2000, Spain, directed by Achero Mañas
Spain's contemporary film production is so dominated, in English-speaking countries at least, by Pedro Almodóvar that it's refreshing to come across a film that eschews his sometimes melodramatic stylings and embraces the gritty realities of a Madrid neighborhood. El Bola (Pellet) is a kid with a rough home life whose friendship with a new kid, Alfredo, seems to offer a form of escape; his friend's unconventional father is especially appealing in comparison to his own authoritarian dad. Although the contrasts between the two homes are occasionally drawn a little too sharply, there's a powerfully humanist impulse behind director Achero Mañas's storytelling, dignifying more than one marginalized character in a manner reminiscent of Benito Zambrano's beautiful 1999 feature Solas. Like that film, El Bola is generally clear-eyed in its view of humanity, steering clear of sentiment while finding a surprising beauty in the small events of everyday life; there's also a powerful critique of the frustrations of ordinary people in their dealings with the irrational workings of officialdom. The performances throughout are excellent: the two young actors who play El Bola and Alfredo are wonderfully natural, and free of the trappings of onscreen cuteness, while Alberto Jiménez is outstanding as Alfredo's father, a part that in less capable hands might well have strained credibility.
Thursday, August 31, 2006
Wednesday, August 30, 2006
1997, US, directed by Andy Tennant
For every romantic comedy that works, there's one like this, where it all falls apart: there's no chemistry between the leads, the supporting characters are no fun, and worst of all, it goes on far too long. While Matthew Perry's shtick was always enjoyable on Friends, here he's unconvincing as an allegedly hard-charging nightclub designer, while Salma Hayek's performance is awkward; her line delivery is especially distracting, although the clanging script hardly helps (the writers really have a tin ear for the nuances of dialogue at times). The portrait of the intersection of a warm Mexican family and a chilly WASP clan has some potential as it overcomes the initial clichés, but ultimately the film can't do much with the fact that we just don't care about the central pair.
Monday, August 28, 2006
2006, US, directed by J.J. Abrams
The third entry in the MI franchise marks a step back up after the silliness of the John Woo-directed second installment; the slow-mo action scenes are mercifully absent, and director J.J. Abrams uses a hand-held camera to capture some of the adrenaline of his TV hits Alias and Lost (his transition to the big screen is pretty successful, too, while his sense of the all-seeing eyes of the CIA-like Impossible Mission Force is of a piece with the mysterious organizations of Alias). This time around, though, the support group is colorless: while Ving Rhames is always enjoyable, his character hasn't developed much from the overgrown teddy bear of previous films, and the remainder of the Tom Cruise-led crew is anonymous. As the villain, Philip Seymour Hoffman has fun, generally refraining from chewing the scenery (it's nice, too, that the film doesn't waste time on a elaborately silly back story; he's bad, and that's about all you need to know).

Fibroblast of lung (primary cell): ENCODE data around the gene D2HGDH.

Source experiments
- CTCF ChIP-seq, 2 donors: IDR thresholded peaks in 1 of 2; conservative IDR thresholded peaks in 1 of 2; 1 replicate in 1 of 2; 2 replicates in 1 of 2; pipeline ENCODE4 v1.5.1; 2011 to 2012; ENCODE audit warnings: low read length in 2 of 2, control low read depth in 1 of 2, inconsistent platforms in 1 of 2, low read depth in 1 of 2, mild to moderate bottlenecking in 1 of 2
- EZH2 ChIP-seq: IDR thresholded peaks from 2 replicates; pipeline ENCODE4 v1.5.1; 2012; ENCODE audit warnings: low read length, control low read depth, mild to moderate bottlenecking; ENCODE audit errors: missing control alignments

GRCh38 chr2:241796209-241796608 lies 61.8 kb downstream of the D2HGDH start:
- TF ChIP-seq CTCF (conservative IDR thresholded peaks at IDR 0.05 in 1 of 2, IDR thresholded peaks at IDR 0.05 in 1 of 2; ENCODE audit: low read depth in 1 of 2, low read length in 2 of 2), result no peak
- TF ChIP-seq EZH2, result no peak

Saturday, August 12, 2006
1963, UK, directed by Terence Young
It didn't take long for the Bond producers to figure out the magic formula, for this second entry in the series is probably the best of all the Bonds. Like its predecessor, it's relatively small in scale: although über-villain Blofeld is introduced, the real threats are in the more down-to-earth forms of Robert Shaw and Lotte Lenya, two of the most memorable henchmen in the 40-year-plus history of the films. Shaw is perfectly cast as a blond ex-army man, credibly suave when required, and equally credibly thuggish when the time comes (especially in a great fight scene in the cramped confines of a train compartment). The exotic location this time around is Istanbul, conjured up with plenty of cinematic charm, and an enjoyable performance from Pedro Armendáriz (in his last film role) as Bond's man on the ground. Although Bond has had just one film to establish his reputation, it's clear that SPECTRE considers him the biggest threat to their activities, and they concoct an elaborate false plot to entrap him -- with Bond happy to take the female bait. The comically over-the-top sets, and even more comical killing methods, of later films are absent here, but Desmond Llewellyn makes his first, brief, appearance as Q, a fixture that is one of the most enjoyably playful aspects of the series.
Friday, August 11, 2006
1963, Japan, directed by Suzuki Seijun
As Tom Mes writes in the DVD liner notes to Kanto Wanderer, this isn't as balls-to-the-wall as some of Seijun Suzuki's later work, but it's a great primer on his subversive experiments within the studio system, experiments that would eventually get him fired from Nikkatsu studios. The core of the film is a pretty conventional story of honor and loyalty among thieves, or more precisely the yakuza. Even as Suzuki throws in some reflection on the changing role of the yakuza in post-war Japanese society, there's no doubt he contributes to the romanticization of the old gangster ways, sympathizing with the old warrior types as they deal with the rise of the oafishly criminal new generation. Suzuki is really more interested, though, in playing with genre form: his lovely widescreen camerawork and brilliant use of interior spaces - most especially in the anti-climactic climax - are the beginnings of a path of consistently playful experimentation. The picture of 1960's Japan, on the cusp of a serious boom, is fascinating; the struggle to retain some of the good of the past, even in the gangster context, is sometimes surprisingly poignant.